The latest EM and mathematical software tools are gaining in speed and sophistication, taking advantage of the processing power of modern multicore-processor computers.
Software plays an increasingly important role in high-frequency design, especially as more functions are integrated into smaller circuits. Design engineers have a wide choice of computer-aided- engineering (CAE) software tools at their disposal, from full-featured, multi-program suites to single-function utilities. Two of the more versatile types of tools, mathematical and electromagnetic (EM) programs, help analyze a wide range of designs, from antennas to waveguide.
EM simulation programs apply Maxwell's equations to high-frequency and other structures to calculate the EM field behavior of those structures. Analysis can be presented as two-dimensional (2D planar) or three-dimensional (3D) field information, or a combination of the two, as 2.5-D studies. Because EM simulators rely on compute-intensive algorithms to solve the matrices representing Maxwell's equations at each frequency, older programs have required either long solution times for complex structures, or the processing power of computer clusters to reduce the computational time. With the availability of multicore microprocessors operating at faster clock speeds, however, EM code writers are taking advantage of new-found parallel processing power to speed results with EM simulators.
For example, the latest form of the SONNET Suites Professional collection of software from Sonnet Software, release 12, provides faster simulations than previous versions through the use of parallel processing on multicore central processing units (CPUs). Sonnet's matrix solver has been refined for parallel processing to achieve impressive gains in computing speed, as much as seven-fold faster when using a typical workstation with dual quad-core microprocessors.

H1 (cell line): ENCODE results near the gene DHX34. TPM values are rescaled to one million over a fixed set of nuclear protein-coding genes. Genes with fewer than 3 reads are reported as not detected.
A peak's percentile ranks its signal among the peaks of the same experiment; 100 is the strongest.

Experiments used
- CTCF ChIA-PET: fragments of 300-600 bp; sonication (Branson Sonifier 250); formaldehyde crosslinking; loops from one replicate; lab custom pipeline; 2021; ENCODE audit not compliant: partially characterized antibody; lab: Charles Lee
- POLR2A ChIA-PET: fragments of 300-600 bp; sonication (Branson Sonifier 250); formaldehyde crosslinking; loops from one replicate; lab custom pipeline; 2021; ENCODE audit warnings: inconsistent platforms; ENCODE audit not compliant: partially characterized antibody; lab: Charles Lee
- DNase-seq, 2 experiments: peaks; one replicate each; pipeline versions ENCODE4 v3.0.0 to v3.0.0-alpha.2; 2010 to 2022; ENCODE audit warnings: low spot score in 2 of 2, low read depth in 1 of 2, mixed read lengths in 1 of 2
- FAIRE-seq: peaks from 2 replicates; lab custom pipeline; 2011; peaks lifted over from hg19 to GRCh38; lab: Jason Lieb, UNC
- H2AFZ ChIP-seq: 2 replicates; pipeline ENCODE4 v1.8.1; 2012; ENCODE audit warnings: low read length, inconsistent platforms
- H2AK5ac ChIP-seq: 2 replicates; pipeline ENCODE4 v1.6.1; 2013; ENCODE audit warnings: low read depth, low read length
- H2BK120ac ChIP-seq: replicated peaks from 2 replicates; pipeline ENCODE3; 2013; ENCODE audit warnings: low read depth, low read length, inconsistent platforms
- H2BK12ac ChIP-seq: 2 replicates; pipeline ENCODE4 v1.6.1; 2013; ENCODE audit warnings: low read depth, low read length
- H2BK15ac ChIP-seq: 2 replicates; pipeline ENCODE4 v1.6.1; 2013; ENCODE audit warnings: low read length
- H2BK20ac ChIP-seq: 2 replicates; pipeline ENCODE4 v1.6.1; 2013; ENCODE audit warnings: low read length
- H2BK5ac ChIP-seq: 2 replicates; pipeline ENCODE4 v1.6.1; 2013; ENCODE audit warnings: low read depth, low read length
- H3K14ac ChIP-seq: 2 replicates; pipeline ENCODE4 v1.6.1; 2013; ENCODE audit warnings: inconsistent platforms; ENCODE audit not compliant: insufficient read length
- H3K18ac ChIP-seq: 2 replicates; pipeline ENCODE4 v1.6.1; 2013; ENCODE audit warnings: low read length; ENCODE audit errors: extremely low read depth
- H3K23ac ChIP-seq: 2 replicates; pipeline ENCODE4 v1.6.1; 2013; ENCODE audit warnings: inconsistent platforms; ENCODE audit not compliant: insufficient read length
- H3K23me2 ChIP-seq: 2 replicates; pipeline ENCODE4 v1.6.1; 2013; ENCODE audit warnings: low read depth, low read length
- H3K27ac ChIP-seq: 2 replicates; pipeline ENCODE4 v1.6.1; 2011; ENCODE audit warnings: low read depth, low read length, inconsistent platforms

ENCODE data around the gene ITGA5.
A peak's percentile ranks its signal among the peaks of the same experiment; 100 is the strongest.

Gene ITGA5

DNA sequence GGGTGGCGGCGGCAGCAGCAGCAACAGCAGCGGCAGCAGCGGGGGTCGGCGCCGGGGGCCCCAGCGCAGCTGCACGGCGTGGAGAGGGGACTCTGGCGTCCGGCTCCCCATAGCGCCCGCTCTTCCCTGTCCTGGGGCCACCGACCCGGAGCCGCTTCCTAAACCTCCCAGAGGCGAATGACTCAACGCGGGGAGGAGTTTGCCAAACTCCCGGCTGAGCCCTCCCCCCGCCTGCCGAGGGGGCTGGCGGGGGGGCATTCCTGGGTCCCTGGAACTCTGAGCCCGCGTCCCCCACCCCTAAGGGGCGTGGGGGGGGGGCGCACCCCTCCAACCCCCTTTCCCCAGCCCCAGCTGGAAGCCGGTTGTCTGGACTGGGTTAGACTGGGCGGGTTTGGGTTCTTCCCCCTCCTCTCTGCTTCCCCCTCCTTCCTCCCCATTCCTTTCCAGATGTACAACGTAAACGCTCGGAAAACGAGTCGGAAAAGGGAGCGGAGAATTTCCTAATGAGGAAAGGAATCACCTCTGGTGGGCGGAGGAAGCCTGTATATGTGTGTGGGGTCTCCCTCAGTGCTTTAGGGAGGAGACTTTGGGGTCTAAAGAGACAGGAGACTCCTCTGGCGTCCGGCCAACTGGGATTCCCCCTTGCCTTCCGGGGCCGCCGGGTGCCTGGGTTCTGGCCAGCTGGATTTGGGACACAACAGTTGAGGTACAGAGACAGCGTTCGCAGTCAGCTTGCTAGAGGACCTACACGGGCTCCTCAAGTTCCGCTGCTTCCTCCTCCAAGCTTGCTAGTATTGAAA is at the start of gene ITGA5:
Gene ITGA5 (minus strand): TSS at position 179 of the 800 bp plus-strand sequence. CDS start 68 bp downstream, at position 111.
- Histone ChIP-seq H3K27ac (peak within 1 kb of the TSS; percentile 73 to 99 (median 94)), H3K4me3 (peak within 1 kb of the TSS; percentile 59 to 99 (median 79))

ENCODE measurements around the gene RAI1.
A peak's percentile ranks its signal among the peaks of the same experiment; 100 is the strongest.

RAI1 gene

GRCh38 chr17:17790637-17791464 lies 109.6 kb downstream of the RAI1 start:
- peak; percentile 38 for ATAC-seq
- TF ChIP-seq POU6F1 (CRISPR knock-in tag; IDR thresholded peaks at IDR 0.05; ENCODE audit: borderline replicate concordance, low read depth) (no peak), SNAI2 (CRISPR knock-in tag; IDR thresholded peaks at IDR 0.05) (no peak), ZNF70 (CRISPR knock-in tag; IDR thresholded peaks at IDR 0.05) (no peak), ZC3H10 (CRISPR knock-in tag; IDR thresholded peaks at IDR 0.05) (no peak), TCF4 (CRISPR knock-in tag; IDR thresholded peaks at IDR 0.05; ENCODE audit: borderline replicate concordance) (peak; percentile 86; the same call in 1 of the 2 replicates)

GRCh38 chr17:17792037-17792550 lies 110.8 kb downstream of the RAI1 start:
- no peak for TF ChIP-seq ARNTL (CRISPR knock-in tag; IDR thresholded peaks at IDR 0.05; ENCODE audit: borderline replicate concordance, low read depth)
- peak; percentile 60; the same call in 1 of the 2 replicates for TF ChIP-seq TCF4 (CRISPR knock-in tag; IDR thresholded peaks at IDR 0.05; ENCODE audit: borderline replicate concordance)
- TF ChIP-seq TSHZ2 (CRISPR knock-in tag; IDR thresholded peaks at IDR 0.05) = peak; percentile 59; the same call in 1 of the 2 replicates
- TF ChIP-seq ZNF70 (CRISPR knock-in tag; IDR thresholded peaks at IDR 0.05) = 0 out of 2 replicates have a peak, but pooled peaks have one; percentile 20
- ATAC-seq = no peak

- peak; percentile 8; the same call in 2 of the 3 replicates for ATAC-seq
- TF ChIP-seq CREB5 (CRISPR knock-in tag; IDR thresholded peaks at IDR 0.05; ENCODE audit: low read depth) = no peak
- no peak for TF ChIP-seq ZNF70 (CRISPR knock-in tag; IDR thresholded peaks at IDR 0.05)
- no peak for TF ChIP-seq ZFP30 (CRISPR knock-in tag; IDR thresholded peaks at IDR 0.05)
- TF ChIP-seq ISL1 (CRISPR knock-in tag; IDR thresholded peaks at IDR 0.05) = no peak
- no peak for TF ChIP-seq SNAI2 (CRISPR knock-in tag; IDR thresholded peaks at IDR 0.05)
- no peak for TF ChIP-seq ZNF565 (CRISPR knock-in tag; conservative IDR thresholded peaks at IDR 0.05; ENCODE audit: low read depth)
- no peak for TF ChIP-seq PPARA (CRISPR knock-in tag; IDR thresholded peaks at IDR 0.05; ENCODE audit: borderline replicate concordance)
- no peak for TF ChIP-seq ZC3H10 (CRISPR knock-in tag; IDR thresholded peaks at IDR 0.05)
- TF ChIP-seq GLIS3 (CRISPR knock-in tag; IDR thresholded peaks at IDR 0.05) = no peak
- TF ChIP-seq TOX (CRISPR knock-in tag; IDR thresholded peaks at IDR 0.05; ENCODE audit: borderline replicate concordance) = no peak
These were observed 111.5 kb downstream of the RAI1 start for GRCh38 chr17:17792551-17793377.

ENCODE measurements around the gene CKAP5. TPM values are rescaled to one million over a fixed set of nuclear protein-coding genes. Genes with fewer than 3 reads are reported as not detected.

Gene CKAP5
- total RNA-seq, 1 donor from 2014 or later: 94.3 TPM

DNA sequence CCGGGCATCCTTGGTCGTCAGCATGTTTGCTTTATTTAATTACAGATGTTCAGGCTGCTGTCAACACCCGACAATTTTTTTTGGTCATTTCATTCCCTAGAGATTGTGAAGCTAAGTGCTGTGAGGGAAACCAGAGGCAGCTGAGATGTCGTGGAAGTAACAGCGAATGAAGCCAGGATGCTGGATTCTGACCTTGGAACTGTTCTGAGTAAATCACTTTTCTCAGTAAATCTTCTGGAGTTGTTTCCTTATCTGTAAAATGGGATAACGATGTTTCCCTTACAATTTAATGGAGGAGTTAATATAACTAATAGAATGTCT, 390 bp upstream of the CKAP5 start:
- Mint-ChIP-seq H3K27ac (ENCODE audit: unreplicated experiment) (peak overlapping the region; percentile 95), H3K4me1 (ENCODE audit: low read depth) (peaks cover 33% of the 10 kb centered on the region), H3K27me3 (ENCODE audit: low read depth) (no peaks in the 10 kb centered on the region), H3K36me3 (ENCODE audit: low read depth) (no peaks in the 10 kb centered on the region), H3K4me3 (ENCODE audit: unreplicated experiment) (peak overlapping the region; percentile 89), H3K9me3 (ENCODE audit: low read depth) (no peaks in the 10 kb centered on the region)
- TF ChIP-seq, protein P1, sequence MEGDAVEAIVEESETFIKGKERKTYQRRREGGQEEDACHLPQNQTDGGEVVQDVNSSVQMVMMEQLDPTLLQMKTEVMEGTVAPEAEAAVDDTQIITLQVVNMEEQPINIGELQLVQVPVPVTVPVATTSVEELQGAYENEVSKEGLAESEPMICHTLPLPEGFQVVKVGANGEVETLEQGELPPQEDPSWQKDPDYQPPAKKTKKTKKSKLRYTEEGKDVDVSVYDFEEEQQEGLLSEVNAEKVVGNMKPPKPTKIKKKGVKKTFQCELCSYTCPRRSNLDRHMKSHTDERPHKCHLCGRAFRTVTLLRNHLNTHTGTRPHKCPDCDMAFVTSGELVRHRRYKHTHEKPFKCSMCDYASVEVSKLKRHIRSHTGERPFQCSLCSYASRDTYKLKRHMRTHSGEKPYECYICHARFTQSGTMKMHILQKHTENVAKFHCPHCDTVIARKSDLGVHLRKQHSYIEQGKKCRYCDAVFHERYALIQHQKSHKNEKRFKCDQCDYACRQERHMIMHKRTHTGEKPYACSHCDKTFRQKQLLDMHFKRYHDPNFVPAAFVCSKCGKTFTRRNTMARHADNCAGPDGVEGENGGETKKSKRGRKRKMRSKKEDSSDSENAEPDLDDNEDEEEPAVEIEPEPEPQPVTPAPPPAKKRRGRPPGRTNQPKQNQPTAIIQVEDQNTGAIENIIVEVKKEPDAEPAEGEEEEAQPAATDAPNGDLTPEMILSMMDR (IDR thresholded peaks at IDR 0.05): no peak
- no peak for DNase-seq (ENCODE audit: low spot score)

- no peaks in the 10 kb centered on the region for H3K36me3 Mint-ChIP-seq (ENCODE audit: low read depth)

The company has also developed two new versions of its em EM analysis engine. The Sonnet Desktop Solver, which is aimed at typical personal computers (PCs), uses two CPU cores in parallel to reduce computation time. The Sonnet High Performance Solver, geared for high-end workstations with dual quad-core CPUs, can work with as many as eight CPU cores for eight-way parallel solutions for each frequency. Combined with an improved meshing algorithm, the new Sonnet analysis engine provides analyses as much as 50 times faster solving speed than the firm's previous software release.
Another EM simulator taking advantage of shared memory multiprocessor (MPM) technology is version 7.0 of XFdtd (XF7) from Remcom. The full-wave EM solver is based on finite-difference time-domain (FDTD) analysis, with this latest version suitable for antenna design and analysis, biological EM analysis such as studies of specific absorption ratio (SAR) of EM energy, and microwave circuit design. The software features a streamlined user interface. It runs natively on Windows, Mac OS X, and Linux operating systems. The software is available in Pro and Bio-Pro versions. Both include 32- or 64-b analysis module, geometric modeler and post-processor capability to share memory with as many as eight microprocessor cores, and a variety of 3D CAE import modules. The Bio-Pro version also includes SAR capability.
The latest version of the High-Frequency Structure Simulator (HFSS) software from Ansoft, version 11, is also designed for improved processing speed. The fullwave 3D EM field simulator requires less time to solve complex geometries while consuming less computer memory. The latest version offers new automation features, user-interface refinement, and data linking capability. New capabilities include higher-order hierarchical basis functions that work with an iterative solver for achieving smaller meshes around multiple-wavelength structures; an enhanced port solver for tackling lower frequencies; and Floquet ports for analyzing frequency-selective surfaces and phased-array antennas.
Another trend in high-frequency software tools involves the addition of electromagnetic-compatibility/ electromagnetic-interference (EMC/ EMI) simulation to circuit simulators, nominally for the purpose of optimizing the signal-integrity (SI) performance of components and circuits. For example, Computer Simulation Technology (CST) announced the integration of cable, printed-circuitboard (PCB), and EMC/EMI simulation capabilities in the firm's CST STUDIO SUITE collection of software tools. The suite includes the CST PCB STUDIO and CST CABLE STUDIO programs which, as part of the CST DESIGN ENVIRONMENT, can make use of the CST MICROWAVE STUDIO time-domain solver to optimize 3D components.